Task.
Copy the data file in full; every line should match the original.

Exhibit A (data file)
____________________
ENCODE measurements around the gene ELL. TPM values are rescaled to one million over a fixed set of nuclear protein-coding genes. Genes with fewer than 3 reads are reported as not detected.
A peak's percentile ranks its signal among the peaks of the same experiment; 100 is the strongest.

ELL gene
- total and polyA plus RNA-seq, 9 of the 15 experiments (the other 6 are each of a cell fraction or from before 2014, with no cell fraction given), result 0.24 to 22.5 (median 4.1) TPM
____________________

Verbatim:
ENCODE measurements around the gene ELL. TPM values are rescaled to one million over a fixed set of nuclear protein-coding genes. Genes with fewer than 3 reads are reported as not detected.
A peak's percentile ranks its signal among the peaks of the same experiment; 100 is the strongest.

ELL gene
- total and polyA plus RNA-seq, 9 of the 15 experiments (the other 6 are each of a cell fraction or from before 2014, with no cell fraction given), result 0.24 to 22.5 (median 4.1) TPM